Shortly after the beginning of the proceedings, the High Court ordered a worldwide freezing of Monterrico Metals’ assets.13 In its judgement, the court argued that the claimants had demonstrated ‘a good arguable case’.14 A ten-week trial was scheduled for October 2011, in which more than eighty witnesses, including corporate employees, were to be summoned (Leigh Day & Co. 2011). However, the trial ultimately did not take place, as an out-of-court settlement was reached shortly beforehand in July 2011 (Skinner et al. 2013: 96). Monterrico Metals agreed to pay individual compensation to the claimants, the amount of which remained confidential. As part of the agreement, the company did not admit any legal responsibility, and the claimants had to waive the need for a judgement (Kamphuis 2012: 548). The settlement was in line with Leigh Day's earlier cases; in terms of corporate liability, however, it avoided adjudication, which led to disagreements between London and Lima.

Out-of-court settlements: A manifestation of justice?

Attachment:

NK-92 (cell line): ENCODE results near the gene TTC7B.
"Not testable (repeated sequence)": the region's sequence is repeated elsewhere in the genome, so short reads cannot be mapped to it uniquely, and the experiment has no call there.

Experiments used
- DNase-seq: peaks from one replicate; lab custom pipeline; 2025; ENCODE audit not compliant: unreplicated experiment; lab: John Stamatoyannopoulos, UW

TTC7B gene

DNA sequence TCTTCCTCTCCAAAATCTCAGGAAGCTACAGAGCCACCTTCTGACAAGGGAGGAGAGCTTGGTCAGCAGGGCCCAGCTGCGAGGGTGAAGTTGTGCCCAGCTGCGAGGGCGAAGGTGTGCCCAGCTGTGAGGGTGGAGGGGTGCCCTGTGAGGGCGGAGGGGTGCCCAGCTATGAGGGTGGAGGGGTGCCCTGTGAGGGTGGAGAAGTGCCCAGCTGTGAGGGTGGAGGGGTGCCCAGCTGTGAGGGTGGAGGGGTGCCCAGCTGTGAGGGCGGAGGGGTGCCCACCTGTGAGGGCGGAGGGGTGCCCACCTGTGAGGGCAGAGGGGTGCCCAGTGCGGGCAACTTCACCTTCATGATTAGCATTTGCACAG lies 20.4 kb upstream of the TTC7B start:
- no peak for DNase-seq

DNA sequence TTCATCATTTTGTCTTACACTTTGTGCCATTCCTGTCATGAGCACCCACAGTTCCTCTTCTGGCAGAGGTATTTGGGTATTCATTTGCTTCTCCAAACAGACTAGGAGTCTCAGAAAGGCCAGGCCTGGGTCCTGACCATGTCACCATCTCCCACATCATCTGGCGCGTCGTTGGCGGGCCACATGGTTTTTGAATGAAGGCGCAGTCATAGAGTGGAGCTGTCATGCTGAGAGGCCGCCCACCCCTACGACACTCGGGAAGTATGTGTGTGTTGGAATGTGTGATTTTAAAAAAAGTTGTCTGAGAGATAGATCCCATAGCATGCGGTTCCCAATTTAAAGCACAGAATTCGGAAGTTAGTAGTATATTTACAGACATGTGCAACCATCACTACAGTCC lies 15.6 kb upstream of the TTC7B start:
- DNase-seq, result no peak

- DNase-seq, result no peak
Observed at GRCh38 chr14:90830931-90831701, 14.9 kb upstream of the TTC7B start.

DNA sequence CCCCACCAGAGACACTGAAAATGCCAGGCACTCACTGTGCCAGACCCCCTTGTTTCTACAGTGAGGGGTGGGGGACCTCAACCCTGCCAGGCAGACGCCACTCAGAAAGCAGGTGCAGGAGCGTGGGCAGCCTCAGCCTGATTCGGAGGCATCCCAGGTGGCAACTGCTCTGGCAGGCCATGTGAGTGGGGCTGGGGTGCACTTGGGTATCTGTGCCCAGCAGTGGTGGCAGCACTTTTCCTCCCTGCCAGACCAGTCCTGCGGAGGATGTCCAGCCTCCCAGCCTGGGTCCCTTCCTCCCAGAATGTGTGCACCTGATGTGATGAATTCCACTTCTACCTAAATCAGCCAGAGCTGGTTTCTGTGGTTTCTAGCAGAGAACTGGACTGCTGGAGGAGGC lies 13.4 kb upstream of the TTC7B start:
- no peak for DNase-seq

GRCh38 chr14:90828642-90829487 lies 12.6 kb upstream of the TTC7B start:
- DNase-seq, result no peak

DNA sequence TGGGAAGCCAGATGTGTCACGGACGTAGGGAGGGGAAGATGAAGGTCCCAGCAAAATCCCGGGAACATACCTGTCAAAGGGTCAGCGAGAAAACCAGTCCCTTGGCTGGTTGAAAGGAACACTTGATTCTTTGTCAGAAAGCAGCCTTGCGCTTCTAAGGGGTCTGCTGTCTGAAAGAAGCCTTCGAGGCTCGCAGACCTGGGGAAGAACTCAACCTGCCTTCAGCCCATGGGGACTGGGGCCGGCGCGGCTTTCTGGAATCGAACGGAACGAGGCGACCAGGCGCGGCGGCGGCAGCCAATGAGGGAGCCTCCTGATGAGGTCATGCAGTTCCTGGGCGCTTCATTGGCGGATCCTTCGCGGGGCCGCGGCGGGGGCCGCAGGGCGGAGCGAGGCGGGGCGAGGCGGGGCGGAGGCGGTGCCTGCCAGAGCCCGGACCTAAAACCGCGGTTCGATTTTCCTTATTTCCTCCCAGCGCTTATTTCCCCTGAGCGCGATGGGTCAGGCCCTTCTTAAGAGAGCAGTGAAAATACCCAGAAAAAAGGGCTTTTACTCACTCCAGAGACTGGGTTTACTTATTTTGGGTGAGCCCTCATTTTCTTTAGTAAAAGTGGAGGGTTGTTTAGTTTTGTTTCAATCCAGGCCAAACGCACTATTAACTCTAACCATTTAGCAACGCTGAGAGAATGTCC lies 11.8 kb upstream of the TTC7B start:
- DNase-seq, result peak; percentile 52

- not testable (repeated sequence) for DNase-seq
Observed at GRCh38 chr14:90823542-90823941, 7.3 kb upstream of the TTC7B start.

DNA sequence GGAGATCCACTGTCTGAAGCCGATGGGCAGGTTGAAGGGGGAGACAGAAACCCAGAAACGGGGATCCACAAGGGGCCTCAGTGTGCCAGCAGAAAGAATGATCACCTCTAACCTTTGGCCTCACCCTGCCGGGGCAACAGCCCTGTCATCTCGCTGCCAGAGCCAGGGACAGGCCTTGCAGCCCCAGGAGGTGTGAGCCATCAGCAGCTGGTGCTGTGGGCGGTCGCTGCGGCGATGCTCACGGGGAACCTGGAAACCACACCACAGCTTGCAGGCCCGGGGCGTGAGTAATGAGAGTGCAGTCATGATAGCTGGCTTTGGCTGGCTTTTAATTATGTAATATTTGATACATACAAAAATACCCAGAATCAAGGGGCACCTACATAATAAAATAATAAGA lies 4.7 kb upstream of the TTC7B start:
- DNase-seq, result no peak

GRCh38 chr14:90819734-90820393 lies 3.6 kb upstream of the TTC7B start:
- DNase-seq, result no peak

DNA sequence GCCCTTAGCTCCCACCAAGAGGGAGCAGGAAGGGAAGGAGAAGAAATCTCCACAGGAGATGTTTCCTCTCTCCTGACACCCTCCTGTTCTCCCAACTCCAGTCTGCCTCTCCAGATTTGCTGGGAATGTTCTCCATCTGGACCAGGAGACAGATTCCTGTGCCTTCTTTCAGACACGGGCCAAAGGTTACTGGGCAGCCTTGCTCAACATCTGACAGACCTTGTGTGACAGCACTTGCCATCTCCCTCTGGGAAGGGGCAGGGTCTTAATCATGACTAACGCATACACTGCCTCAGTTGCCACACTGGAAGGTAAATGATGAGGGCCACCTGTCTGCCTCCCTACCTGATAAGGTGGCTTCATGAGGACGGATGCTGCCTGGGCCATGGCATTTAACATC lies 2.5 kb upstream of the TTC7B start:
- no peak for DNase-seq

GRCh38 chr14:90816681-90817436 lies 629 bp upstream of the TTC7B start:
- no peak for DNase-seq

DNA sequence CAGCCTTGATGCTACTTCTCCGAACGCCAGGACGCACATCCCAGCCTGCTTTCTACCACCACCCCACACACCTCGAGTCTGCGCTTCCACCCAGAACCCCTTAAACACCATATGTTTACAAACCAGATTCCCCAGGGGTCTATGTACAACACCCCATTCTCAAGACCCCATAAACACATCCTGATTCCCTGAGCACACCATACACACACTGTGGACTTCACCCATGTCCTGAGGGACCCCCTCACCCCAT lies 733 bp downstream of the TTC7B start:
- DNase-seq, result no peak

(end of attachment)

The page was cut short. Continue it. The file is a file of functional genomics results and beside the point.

More than thirty years ago, Marc Galanter (1985) described the phenomenon of ‘litigotiation’, which was based on his observation that a large proportion of lawsuits in the United States ended in a settlement and not in a trial. Galanter wrote: ‘Lawyers find trials distasteful: they may bring little financial gain, they disrupt one's practice, they require extensive preparation, and they expose one to risks of losing or revealing lack of expertise. If trial offers parties hope of complete victory or vindication, it also involves additional cost, protracted delay and a risk of losing all’ (Galanter 1985: 13). I argue that we can observe this same phenomenon with regard to human rights litigation in TNCs’ home states today. As mentioned above, transnational lawsuits against TNCs have, up to the present day, either been dismissed or settled—but not dealt with in trial. There are systemic reasons that favour the settlement of such lawsuits, for example the fact that litigation would take years or even decades. A London-based NGO employee told me that when she started her job she thought these claims should end with a judgement, ‘but over time I have come to understand that the way the system here works is all geared towards settlements’. In Galanter's words, there is too much uncertainty and too much to lose for the involved parties to risk going to trial. The few lawyers taking such cases often work for pro bono law firms. For them, settlements offer ‘the best business option’ (Kamphuis 2012: 561)—a safe means of recovering their own costs. Additionally, settling a case means faster and more secure redress for claimants (Kamphuis 2011: 562; Taylor et al. 2010: 17). Katharina Pistor has written that ‘[out-of-court] dispute settlement has private and social costs as well as benefits’ and warned that ‘[w]hen entire areas of the law are carved out from the public space that courts provide, the private benefits of out-of-court dispute settlement may well exceed the social benefits. In fact, the main beneficiaries of private settlements may not even be the parties in the dispute, but their attorneys’ (Pistor 2019: 181; see also Shavell 1997).